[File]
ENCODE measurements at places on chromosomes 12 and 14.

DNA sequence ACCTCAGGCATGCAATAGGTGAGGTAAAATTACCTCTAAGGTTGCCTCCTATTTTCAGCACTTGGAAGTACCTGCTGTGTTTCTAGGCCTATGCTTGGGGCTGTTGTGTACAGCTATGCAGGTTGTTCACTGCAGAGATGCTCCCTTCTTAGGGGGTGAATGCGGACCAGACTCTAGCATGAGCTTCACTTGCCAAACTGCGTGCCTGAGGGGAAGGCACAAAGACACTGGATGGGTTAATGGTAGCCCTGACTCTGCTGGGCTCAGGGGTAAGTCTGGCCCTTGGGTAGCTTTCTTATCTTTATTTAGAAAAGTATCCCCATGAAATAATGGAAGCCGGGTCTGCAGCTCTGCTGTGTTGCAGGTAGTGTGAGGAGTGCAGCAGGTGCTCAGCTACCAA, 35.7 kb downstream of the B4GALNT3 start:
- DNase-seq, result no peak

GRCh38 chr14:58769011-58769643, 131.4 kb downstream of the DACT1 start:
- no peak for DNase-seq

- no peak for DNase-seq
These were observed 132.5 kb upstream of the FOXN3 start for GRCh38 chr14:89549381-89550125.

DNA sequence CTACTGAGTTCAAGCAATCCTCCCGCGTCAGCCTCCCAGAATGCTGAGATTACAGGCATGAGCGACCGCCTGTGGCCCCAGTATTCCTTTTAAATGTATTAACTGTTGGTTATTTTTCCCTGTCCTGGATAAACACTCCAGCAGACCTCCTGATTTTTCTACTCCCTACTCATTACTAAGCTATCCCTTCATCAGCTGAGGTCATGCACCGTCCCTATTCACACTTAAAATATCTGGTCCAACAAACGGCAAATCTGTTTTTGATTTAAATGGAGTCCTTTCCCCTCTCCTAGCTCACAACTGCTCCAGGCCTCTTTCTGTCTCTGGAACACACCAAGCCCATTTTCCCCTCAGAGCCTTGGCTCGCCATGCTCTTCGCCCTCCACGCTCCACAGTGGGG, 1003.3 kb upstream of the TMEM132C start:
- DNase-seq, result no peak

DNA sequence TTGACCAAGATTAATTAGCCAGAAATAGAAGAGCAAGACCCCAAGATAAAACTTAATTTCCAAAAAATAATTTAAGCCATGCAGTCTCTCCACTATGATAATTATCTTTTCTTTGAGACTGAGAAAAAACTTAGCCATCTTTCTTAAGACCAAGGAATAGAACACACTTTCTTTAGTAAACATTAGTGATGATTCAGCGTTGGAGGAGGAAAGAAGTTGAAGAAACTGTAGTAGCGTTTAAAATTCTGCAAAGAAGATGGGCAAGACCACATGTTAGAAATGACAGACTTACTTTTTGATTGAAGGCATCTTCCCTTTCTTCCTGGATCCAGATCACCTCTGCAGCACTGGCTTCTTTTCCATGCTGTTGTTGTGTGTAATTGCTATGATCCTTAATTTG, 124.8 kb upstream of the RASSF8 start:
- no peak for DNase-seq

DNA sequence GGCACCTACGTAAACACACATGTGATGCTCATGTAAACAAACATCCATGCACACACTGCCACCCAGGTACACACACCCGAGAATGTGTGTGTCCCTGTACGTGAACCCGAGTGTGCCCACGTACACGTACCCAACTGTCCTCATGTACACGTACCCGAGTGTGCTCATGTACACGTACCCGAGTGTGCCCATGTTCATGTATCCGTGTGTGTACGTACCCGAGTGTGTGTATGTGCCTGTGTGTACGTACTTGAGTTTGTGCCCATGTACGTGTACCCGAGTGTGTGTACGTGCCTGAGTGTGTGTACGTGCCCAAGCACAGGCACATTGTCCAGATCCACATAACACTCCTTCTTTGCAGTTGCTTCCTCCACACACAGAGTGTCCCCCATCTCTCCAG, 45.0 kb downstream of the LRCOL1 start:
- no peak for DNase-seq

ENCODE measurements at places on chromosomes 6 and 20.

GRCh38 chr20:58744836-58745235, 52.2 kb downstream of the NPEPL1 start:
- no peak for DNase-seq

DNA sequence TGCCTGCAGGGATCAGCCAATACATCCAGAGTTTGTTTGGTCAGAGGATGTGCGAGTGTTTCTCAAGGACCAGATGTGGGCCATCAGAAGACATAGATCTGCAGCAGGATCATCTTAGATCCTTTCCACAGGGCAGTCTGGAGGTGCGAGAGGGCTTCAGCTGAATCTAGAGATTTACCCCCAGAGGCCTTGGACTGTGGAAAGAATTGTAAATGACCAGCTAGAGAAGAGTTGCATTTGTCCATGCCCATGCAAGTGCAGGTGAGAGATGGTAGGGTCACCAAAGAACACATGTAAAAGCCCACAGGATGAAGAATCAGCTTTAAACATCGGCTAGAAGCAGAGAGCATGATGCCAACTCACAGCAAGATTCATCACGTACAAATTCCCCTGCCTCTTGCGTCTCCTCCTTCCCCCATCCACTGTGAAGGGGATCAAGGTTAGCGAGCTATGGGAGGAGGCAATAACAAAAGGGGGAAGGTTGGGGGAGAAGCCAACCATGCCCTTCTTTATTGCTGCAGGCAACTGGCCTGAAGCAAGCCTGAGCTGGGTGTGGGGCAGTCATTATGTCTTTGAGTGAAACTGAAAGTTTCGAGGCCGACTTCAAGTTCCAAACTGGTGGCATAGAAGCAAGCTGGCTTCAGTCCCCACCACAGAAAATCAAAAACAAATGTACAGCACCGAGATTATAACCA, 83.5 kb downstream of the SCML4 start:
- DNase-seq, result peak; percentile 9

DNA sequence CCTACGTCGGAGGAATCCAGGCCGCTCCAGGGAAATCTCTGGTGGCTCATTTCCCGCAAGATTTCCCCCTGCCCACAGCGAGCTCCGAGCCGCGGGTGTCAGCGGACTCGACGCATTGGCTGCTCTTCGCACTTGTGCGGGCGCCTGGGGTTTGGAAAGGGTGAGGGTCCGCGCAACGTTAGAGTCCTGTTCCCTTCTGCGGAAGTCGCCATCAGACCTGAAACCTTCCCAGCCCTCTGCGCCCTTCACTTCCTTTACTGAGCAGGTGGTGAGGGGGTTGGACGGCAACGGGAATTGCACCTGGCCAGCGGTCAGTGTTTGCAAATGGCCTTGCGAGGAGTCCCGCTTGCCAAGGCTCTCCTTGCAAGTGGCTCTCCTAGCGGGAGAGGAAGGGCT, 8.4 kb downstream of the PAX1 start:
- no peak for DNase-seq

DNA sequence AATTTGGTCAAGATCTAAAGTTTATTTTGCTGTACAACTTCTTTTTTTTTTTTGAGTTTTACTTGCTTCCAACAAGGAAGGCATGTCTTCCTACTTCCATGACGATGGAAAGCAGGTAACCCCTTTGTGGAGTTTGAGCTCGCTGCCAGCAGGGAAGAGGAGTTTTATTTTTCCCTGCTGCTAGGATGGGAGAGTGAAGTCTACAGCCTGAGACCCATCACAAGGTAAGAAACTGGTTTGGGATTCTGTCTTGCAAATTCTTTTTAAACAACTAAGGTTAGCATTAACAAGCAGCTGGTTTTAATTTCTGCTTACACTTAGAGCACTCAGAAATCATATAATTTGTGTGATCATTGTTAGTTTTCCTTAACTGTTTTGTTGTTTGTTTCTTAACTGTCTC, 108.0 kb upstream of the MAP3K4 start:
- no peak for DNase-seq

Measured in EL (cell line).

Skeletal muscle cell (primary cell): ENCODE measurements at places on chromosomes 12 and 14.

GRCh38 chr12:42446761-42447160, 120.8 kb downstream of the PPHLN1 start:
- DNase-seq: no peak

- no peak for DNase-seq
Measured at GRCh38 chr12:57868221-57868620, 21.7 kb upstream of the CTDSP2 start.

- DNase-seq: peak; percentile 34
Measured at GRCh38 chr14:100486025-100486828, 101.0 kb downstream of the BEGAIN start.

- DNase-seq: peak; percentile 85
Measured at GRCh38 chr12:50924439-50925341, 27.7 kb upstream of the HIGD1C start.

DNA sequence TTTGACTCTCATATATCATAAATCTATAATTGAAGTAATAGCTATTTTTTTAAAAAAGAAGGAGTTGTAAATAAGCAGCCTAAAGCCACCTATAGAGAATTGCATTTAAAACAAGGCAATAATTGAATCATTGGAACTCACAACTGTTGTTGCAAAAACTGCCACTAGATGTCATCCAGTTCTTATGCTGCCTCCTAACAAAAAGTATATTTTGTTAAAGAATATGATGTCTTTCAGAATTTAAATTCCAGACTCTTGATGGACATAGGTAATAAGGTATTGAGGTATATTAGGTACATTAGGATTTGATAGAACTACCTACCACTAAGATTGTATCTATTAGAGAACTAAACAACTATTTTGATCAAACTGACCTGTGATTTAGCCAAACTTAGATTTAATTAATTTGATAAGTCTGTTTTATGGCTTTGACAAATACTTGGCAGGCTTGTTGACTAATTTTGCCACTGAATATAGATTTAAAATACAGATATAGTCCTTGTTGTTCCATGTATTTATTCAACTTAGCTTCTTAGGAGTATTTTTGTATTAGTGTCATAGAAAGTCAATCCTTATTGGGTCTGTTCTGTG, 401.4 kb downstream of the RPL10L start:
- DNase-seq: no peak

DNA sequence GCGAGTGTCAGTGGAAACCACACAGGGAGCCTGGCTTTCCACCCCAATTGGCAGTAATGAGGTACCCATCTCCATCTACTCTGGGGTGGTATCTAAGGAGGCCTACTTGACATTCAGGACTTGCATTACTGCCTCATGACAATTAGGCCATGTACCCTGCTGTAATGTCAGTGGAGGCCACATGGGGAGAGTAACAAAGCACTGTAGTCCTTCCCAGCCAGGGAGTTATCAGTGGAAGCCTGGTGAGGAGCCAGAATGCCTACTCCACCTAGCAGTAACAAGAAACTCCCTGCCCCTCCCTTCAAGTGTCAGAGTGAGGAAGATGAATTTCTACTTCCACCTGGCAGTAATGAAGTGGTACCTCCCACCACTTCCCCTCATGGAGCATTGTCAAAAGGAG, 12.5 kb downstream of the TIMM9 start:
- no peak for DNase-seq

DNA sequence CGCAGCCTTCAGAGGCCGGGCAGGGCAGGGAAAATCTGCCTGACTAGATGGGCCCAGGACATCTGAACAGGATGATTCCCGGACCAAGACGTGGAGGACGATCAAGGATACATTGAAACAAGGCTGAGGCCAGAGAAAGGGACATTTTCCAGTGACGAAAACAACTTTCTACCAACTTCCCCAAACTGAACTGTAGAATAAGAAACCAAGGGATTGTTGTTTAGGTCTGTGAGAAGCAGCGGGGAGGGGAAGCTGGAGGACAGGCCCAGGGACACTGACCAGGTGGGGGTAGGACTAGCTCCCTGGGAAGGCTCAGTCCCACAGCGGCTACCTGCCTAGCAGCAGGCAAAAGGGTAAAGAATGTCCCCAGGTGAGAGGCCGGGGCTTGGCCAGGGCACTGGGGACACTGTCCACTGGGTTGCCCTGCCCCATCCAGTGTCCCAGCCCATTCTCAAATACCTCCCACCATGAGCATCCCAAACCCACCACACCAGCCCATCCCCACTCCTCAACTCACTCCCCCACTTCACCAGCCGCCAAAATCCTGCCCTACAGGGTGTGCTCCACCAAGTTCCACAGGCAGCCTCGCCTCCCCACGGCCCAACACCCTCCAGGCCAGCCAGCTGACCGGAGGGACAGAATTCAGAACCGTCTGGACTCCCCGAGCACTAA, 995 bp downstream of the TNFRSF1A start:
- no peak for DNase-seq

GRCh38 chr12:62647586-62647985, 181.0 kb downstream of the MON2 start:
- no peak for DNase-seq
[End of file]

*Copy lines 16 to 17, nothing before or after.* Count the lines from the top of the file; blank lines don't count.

- no peak for DNase-seq

DNA sequence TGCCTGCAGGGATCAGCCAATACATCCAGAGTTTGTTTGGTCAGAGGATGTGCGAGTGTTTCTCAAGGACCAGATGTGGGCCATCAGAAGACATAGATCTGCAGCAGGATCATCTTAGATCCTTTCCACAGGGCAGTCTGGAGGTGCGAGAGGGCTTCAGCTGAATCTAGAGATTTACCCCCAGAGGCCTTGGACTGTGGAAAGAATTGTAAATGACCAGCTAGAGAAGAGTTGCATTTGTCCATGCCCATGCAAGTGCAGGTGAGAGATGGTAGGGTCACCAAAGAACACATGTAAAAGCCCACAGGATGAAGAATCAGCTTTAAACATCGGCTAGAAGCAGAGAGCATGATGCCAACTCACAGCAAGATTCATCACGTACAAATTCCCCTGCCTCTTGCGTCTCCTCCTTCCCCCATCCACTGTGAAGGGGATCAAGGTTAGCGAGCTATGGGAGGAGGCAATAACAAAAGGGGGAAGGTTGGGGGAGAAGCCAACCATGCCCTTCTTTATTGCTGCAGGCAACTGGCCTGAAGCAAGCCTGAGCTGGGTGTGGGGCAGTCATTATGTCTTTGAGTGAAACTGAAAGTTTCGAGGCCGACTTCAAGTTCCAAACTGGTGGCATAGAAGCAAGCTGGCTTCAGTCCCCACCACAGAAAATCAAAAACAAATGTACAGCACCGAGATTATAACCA, 83.5 kb downstream of the SCML4 start: